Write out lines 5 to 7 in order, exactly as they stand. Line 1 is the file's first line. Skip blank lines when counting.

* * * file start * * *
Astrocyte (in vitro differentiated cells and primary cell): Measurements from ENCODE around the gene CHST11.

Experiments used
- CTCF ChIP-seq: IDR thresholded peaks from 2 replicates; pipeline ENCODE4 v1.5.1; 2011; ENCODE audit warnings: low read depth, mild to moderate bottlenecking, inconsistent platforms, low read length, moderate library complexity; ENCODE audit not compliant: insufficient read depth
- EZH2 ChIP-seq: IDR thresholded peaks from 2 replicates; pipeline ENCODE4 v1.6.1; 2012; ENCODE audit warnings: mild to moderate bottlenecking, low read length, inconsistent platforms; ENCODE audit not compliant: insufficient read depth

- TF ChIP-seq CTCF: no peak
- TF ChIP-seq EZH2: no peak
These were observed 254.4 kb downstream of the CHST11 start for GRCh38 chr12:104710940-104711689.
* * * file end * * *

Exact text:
- TF ChIP-seq CTCF: no peak
- TF ChIP-seq EZH2: no peak
These were observed 254.4 kb downstream of the CHST11 start for GRCh38 chr12:104710940-104711689.